What is the Sex Offender Registry in Ontario?
The Ontario Sex Offender Registry (OSOR) is a database that provides 24-hour information for police services about anyone convicted of a sexual offence in the province.
In fact, Ontario was the first province to establish a sex offender registry — even before the national database.
The OSOR database is maintained at the Ontario Provincial Police General Headquarters in Orillia. Offender information is provided by Correctional Service Canada (CSC).
The main purpose of the registry is to provide information and investigative tools to police forces and detail the whereabouts of sexual offenders, which can help prevent and solve crimes of a sexual nature.
For offenders, it’s one of several negative consequences of a conviction for a sex crime. If you are faced with a sex offence charge, therefore, it’s imperative to seek legal advice.
What information is included in the sex offender registry?
The OSOR includes the following information about each registered sex offender:
- Name (current, former and any aliases)
- Valid ID
- Main and secondary addresses (residence, workplace, educational institution, volunteer organization, etc.)
- Telephone numbers
- Photographs (including any distinguishing feature(s) like scars or tattoos)
- Details of the convicted offence(s)
- Information on any vehicle(s) owned or regularly driven
What is Christopher’s Law?
Christopher’s Law came into effect in 2001, after an abduction and murder of an 11-year-old named Christopher Stephenson by a convicted sex offender in Ontario.
It effectively led to the creation of the OSOR as a way to track convicted, high-risk and dangerous offenders and prevent these individuals from re-offending.
What are the requirements for registering as a sex offender in Ontario?
Under Ontario’s sex offender laws, any resident who has been convicted of a designated sex offence must register with the OSOR. Individuals in Ontario who have been convicted of a sexual offence outside of the province (or even overseas) must also register.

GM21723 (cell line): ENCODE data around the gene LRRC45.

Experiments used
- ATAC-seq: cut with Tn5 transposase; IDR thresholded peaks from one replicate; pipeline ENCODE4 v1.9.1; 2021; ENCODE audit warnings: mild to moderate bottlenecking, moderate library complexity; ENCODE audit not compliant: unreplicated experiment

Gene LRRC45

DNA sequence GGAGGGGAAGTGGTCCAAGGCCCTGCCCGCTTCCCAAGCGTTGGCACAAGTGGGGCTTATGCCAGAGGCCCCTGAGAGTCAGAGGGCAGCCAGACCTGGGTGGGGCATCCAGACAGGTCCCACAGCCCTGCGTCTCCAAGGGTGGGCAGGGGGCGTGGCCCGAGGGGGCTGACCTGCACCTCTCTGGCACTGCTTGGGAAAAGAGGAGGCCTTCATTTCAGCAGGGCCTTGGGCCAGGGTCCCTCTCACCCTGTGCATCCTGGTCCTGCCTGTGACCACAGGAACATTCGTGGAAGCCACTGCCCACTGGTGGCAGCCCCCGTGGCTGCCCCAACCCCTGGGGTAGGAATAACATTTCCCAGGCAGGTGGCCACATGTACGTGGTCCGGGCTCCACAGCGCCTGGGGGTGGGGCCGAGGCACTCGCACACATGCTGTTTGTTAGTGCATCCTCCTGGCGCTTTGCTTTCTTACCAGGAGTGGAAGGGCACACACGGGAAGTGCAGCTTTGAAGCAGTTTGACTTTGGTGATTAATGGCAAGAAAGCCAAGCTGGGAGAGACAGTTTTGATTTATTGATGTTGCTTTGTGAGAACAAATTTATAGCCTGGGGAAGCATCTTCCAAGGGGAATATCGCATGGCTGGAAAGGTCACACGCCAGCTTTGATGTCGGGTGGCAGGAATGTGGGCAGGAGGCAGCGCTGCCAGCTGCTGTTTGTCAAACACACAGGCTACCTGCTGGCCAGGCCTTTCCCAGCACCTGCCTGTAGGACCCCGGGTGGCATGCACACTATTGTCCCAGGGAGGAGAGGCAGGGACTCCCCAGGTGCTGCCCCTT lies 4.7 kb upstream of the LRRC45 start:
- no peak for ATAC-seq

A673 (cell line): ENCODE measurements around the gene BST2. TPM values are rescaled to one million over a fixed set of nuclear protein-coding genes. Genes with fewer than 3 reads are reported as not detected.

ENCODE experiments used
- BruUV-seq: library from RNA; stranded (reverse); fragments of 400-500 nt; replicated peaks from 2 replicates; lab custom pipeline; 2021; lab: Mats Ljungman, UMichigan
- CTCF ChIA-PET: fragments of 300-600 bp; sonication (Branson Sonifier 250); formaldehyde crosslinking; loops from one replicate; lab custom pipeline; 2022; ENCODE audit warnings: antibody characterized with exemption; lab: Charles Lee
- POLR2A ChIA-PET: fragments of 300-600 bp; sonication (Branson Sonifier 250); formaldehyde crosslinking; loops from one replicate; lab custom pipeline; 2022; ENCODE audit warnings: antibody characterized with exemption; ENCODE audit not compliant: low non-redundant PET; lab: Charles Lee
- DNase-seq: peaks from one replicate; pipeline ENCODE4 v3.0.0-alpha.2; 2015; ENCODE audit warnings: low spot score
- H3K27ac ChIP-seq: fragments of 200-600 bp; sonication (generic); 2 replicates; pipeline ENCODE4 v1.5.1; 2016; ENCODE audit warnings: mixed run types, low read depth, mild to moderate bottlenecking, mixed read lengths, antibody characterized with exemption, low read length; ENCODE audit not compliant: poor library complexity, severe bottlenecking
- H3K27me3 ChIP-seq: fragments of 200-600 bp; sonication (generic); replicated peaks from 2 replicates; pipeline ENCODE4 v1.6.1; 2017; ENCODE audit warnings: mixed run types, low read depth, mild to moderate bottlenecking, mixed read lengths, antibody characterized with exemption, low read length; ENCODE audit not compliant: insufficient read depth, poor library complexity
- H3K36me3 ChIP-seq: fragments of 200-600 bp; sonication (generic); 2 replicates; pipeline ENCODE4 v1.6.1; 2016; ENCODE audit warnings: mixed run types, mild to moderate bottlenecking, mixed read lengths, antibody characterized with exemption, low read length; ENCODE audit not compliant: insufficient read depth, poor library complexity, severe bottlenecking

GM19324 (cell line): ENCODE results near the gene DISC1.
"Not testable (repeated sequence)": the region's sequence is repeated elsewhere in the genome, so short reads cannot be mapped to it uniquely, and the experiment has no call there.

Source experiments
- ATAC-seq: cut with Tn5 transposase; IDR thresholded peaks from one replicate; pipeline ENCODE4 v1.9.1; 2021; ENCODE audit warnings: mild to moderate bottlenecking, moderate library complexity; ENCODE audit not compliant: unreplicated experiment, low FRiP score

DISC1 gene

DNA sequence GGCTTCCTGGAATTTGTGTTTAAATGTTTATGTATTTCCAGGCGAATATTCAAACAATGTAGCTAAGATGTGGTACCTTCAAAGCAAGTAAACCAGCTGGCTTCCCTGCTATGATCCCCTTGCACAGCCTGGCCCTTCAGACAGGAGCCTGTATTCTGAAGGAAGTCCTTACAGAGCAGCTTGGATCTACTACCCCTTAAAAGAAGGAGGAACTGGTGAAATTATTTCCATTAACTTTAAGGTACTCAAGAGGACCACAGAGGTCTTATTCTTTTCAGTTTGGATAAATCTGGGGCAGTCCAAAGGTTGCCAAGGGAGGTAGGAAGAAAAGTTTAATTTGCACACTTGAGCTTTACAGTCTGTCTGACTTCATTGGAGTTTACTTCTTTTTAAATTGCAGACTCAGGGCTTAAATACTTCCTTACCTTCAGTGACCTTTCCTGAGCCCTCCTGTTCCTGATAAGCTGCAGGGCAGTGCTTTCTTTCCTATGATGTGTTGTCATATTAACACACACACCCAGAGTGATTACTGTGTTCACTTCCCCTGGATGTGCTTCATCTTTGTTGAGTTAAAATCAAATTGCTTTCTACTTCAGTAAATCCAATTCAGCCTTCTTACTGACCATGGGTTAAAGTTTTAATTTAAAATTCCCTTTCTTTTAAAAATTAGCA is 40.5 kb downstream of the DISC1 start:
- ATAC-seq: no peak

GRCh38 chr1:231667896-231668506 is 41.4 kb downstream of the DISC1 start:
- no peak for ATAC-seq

If you are required to register on the database, you will need to do so within seven days of completing the prison sentence.
Thereafter, you will also be required to report annually to Ontario police in person — generally between the eleventh and twelfth month after the last appearance.
For how long do you have to report to the police?
Reporting requirements vary according to the nature of the sexual offence, the number of offences and the maximum sentence for a conviction.
- If an offender was convicted of one crime with a maximum sentence of less than 10 years, he/she must usually report for 10 years.
- If an offender was convicted of one crime with a maximum sentence of more than 10 years, he/she must usually report to the police for life once registered on the database.
- If an offender was convicted of multiple crimes, he/she must usually report for life.
Who must register?
Any adult convicted anywhere in Canada of a designated “sex offence” (as defined in Christopher’s Law) and resident in Ontario must register on the OSOR.
Even if the offender was convicted of a designated sex offence but was not sentenced to prison, he/she will be entered into the sex offender database if she is resident in Ontario.
A young person who is resident in Ontario convicted of a “sex offence” and tried or sentenced as an adult for that offence would also be required to register.